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Let $X$ be a smooth projective variety, $Z$ a smooth subvariety of $X$, and let $f:\widetilde{X}\to X$ be the blow-up of $X$ along $Z$. Then for a subvariety $V\subset X$, we have two cohomology classes on $\widetilde{X}$: The pullback $f^*[V]$ and $[\widetilde{V}]$, the class of the proper transform of $V$. My question is the following:

Assuming $V\not\subseteq Z$ (but not that the intersection $V\cap Z$ is proper!), is the class $f^*[V]$ effective (i.e., a non-negative sum of classes of subvarieties)?

If the intersection $V\cap Z$ is transversal, then $f^*[V]=[\widetilde V]$. More generally, Fulton's book (Chapter 6) gives a formula relating $f^*[V]$, $[\widetilde{V}]$ and the Segre classes of the intersection $V\cap Z$, but it is not clear (to me at least) whether this gives an effective expression for $f^*[V]$.

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    $\begingroup$ I actually suspect the answer is "no", and my idea would be to create an example that is a toric variety (so that it is easy to say which cycles are effective). The OP does not say that $V$ and $Z$ even intersect dimensionally transversally. The OP even allows that $V$ might be a proper subvariety of $Z$. $\endgroup$ – Jason Starr Jul 17 '17 at 9:24
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    $\begingroup$ I agree. When we allow $V\subset Z$, I believe that $Z=P^2$ embedded as the zero-section in the total space of $\Omega_{P^2}$ could be a potential counterexample. $\endgroup$ – Jonathan Frink Jul 17 '17 at 17:13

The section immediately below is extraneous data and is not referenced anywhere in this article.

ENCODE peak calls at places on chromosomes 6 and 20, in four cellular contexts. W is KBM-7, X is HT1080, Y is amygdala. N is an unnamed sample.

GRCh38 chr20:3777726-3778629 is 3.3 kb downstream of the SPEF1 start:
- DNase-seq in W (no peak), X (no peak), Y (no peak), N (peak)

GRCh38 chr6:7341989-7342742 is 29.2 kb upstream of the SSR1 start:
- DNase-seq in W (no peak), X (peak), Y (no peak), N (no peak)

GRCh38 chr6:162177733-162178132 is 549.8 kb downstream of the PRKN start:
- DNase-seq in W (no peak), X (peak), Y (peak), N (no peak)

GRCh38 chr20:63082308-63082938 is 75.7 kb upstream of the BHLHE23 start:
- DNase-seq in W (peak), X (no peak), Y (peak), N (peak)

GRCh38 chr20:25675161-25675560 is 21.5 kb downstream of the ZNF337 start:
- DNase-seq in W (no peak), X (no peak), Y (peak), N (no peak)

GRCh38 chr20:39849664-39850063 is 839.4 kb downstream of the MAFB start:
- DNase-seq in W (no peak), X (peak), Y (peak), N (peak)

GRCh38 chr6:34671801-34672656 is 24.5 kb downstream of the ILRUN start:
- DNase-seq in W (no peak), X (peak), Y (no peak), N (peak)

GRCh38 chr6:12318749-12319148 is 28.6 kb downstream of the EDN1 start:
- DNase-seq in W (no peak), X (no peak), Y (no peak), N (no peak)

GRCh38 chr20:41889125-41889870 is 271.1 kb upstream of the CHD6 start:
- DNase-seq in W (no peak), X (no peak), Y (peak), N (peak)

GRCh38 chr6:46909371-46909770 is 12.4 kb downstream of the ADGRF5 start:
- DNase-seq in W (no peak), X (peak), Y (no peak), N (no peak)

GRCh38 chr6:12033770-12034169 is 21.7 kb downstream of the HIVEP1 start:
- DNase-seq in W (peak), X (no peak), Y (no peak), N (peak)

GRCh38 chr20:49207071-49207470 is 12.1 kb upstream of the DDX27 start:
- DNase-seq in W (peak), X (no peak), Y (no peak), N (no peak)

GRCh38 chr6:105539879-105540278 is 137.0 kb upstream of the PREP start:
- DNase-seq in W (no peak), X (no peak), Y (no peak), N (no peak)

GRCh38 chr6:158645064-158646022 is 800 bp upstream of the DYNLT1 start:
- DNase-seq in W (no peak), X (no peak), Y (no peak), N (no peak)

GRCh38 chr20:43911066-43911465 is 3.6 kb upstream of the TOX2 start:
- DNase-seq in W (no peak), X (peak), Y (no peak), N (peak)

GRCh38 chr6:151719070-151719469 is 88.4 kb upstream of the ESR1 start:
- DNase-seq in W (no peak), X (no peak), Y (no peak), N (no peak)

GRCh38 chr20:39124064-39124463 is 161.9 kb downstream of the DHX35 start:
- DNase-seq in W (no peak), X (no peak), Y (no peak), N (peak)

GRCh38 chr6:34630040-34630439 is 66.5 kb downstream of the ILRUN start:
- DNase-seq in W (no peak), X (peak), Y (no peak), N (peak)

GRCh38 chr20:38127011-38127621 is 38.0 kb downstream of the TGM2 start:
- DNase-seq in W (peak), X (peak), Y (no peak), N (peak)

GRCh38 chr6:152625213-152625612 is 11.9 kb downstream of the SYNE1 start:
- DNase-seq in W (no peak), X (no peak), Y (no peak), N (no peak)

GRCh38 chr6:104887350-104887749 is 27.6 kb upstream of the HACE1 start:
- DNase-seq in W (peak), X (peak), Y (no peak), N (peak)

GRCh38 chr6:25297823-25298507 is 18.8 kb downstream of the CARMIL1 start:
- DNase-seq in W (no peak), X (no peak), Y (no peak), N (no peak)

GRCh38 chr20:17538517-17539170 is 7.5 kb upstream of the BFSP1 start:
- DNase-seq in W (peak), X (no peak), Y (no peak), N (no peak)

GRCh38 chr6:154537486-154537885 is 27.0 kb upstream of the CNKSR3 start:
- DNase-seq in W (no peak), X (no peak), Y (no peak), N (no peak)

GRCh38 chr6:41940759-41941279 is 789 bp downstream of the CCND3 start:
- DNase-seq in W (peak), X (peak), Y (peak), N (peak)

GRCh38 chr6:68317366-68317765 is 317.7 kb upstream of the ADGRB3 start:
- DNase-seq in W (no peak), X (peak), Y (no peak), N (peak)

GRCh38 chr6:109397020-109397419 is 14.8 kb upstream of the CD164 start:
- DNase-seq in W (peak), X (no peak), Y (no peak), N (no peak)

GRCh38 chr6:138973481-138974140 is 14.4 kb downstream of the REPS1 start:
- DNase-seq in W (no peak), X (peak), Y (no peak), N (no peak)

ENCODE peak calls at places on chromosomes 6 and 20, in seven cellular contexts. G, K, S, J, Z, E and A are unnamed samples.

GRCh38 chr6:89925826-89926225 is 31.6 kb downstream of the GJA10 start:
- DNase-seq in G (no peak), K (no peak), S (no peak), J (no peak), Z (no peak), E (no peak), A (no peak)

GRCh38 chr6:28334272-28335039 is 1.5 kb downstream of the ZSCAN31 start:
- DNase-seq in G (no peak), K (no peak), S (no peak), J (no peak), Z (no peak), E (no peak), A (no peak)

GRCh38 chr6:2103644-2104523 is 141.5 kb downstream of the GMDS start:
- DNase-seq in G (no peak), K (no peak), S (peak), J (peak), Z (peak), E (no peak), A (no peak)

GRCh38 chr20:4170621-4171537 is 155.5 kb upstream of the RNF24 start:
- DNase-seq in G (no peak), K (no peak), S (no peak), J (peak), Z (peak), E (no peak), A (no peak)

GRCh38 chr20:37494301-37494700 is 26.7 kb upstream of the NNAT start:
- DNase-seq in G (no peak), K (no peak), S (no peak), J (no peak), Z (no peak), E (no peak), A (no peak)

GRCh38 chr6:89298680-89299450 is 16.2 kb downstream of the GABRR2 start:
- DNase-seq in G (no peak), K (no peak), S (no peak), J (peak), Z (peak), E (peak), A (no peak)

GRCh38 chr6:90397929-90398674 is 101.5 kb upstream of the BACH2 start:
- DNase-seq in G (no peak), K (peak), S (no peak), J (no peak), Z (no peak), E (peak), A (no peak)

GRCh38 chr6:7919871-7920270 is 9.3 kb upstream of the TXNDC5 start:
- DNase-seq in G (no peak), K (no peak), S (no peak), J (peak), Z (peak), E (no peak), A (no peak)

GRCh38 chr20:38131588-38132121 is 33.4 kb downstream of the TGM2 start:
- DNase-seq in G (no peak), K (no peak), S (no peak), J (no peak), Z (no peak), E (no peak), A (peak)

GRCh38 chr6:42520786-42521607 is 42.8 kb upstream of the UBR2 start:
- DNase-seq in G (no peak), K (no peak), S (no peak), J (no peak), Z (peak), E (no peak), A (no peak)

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I guess you are right... :)
It seems to me that this indeed fails quite often.

Let $d=\mathrm{codim}_XZ$ and $P=f^{-1}Z\subseteq \widetilde X$ the exceptional divisor. By the assumptions $P\to Z$ is a $\mathbb P^{d-1}$-bundle.

First note that as long as $d\leq 2$, then the statement is probably true for the simple reason that if $V\neq X$, then $\dim (V\cap Z)\leq \dim V-1$ and hence the largest dimensional part of the pull-back of the Segre class $s(V\cap Z, V)$ has dimension at most $\dim V$ and hence that's the only component that makes a meaningful appearance in the formula for $f^*[V]$.

So, let's go to $d=3$. In this case $P\to Z$ is a $\mathbb P^{2}$-bundle. Now let $V\subseteq X$ be a surface such that $C=V\cap Z\subseteq V$ is a Cartier divisor in $V$. Then the Segre class in question is $$ s(C,V)=[C]-[C]^2. $$ Since we have a nice blow up, the "mysterious" excess normal bundle is just the relative tangent bundle $T_{P/Z}$, but this actually doesn't really matter, all we need is that there is a short exact sequence, $$ 0\to \mathscr O_P(-1) \to f^*N \to E\to 0, $$ where $N=N_{Z/X}$ is the normal bundle of $Z$ in $X$.

So we need the class $\left(c(E)\cdot_P f^*([C]-[C]^2)\right)_2$.

Observe that $f^*[C]$ has dimension $3$ and $f^*[C]^2=f^*([C]\cdot_V[C])$ has dimension $2$, so we need to intersect the first with $c_1(E)=c_1(f^*N)-c_1(\mathscr O_P(-1) )$ and the second with $c_0(E)=1$. Using that $$ c_1(f^*N)\cdot_P f^*[C]= f^*(c_1(N)\cdot_Z [C]), $$ we get that $$ \left(c(E)\cdot_P f^*([C]-[C]^2)\right)_2= f^*(c_1(N)\cdot_Z [C]-[C]^2)+ c_1(\mathscr O_P(1))\cdot_P f^*[C]. $$ So, it seems that if the intersection $C=V\cap Z$ is such that

  1. $C^2>0$ on $V$, and
  2. $c_1(N)\cdot_Z C<0$ on $Z$,

then the above class will not be effective. Note that these choices make the $f^*$ part of the class negative effective while the other class is "horizontal", so it is unlikely to cancel the "vertical" classes, but in any case one can probably play around with $V$ and $Z$ to make this more precise.

It seems that if the codimension of $Z$ is even higher and the intersection $V\cap Z$ is still large in $V$, then there is even more that can go wrong.

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